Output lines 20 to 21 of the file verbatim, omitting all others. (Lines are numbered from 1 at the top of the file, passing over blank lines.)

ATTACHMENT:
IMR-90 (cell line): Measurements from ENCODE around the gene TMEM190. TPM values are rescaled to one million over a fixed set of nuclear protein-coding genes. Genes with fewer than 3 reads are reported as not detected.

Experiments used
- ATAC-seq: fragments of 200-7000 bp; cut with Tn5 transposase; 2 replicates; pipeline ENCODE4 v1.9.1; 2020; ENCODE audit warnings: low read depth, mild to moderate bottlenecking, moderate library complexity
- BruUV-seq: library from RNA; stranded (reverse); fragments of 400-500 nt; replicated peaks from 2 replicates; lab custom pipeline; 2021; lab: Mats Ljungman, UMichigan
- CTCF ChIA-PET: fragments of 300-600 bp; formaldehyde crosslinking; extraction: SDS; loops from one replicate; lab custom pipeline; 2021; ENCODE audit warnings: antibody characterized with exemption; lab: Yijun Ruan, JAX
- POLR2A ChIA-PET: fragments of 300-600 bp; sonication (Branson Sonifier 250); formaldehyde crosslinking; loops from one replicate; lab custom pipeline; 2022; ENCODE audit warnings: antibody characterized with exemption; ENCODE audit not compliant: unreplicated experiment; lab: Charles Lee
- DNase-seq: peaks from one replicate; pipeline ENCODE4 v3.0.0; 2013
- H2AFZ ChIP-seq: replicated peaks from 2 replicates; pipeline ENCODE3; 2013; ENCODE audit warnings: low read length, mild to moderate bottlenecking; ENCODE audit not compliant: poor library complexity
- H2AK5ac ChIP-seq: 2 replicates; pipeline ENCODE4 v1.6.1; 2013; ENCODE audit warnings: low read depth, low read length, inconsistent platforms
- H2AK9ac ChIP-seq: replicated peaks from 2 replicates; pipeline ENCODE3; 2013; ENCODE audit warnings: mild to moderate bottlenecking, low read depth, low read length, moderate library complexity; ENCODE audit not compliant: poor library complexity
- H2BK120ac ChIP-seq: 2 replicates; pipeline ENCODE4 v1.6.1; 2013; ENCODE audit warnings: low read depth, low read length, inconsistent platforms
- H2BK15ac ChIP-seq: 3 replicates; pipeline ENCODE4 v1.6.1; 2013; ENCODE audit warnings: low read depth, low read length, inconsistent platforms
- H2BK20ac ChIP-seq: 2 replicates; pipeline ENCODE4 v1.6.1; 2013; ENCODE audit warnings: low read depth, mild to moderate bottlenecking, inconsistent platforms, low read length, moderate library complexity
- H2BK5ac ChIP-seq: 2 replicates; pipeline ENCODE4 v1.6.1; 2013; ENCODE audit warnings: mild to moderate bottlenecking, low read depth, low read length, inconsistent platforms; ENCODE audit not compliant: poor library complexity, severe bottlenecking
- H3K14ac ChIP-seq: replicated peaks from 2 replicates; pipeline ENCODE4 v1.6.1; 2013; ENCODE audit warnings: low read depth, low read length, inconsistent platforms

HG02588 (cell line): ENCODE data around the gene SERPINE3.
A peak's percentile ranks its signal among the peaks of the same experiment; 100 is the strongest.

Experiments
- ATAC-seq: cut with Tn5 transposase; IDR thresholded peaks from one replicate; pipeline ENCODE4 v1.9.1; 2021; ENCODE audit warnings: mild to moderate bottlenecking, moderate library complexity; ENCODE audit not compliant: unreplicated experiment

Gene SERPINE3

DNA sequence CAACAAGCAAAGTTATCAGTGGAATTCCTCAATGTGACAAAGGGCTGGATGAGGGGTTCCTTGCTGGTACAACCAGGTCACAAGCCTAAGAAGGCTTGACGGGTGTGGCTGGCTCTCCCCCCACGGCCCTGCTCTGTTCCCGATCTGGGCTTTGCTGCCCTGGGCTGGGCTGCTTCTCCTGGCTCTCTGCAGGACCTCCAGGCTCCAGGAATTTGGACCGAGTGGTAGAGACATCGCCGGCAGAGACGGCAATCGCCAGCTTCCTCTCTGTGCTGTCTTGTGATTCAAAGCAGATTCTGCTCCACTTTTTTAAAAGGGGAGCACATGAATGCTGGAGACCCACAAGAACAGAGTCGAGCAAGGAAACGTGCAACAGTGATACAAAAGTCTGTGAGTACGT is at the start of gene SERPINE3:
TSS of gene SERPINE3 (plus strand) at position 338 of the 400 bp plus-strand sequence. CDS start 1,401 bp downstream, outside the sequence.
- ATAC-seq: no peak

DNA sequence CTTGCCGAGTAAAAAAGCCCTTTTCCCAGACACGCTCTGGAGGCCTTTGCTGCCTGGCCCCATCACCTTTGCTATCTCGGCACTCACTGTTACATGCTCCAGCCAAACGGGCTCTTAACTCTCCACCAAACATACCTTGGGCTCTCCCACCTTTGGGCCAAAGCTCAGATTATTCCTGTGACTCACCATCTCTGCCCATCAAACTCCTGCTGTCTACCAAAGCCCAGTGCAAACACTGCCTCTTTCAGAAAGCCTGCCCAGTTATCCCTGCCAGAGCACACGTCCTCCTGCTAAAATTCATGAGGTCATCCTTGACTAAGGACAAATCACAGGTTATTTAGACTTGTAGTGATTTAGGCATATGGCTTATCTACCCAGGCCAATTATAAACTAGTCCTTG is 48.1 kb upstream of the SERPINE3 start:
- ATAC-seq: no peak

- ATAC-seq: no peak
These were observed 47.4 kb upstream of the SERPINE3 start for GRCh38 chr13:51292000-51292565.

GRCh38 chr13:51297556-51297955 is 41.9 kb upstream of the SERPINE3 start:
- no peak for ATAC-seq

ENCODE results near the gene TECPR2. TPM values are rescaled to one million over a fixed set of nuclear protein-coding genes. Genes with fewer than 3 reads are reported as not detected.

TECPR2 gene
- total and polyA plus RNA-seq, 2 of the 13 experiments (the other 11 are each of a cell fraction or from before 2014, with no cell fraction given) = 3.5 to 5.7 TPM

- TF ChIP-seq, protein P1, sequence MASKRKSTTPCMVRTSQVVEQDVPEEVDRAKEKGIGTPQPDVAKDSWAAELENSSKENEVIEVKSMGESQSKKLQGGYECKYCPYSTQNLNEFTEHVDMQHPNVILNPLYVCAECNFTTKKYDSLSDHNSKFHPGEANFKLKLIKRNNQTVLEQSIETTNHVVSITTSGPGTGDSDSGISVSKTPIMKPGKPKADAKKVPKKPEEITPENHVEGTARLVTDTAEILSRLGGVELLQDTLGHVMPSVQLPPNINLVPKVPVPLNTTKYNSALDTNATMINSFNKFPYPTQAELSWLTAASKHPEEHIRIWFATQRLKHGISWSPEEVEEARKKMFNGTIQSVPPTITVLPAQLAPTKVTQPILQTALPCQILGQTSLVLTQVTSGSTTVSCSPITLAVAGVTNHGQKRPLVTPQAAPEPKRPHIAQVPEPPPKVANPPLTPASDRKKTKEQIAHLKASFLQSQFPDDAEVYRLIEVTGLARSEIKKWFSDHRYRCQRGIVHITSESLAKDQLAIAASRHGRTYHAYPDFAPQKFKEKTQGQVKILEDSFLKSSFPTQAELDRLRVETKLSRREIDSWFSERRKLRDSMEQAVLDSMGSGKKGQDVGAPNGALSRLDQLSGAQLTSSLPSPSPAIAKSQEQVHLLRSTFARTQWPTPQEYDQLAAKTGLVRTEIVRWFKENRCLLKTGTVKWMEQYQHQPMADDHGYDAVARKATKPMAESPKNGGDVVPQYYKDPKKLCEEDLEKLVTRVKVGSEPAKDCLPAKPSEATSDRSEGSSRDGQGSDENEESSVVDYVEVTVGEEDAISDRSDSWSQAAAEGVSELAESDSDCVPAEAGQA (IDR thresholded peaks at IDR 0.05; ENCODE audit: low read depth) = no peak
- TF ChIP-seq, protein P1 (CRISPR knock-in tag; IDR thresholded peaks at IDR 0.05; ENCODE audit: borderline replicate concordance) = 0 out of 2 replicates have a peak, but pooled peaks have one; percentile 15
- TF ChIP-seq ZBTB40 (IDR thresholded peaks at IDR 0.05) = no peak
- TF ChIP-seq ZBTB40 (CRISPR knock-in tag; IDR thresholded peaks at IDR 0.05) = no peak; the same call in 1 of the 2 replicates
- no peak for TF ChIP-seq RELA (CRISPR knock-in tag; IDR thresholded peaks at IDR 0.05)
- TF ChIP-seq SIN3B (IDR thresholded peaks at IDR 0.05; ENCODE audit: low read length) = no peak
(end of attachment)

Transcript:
Gene SERPINE3

DNA sequence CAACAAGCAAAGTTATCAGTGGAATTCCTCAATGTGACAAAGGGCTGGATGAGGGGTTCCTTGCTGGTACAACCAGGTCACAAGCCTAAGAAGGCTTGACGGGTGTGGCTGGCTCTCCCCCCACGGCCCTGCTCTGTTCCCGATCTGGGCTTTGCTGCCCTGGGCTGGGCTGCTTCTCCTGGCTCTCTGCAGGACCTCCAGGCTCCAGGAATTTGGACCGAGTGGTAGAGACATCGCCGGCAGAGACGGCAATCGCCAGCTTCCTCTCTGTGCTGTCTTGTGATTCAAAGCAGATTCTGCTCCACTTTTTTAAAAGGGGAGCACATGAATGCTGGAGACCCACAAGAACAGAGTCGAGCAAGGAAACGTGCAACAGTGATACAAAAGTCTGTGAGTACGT is at the start of gene SERPINE3: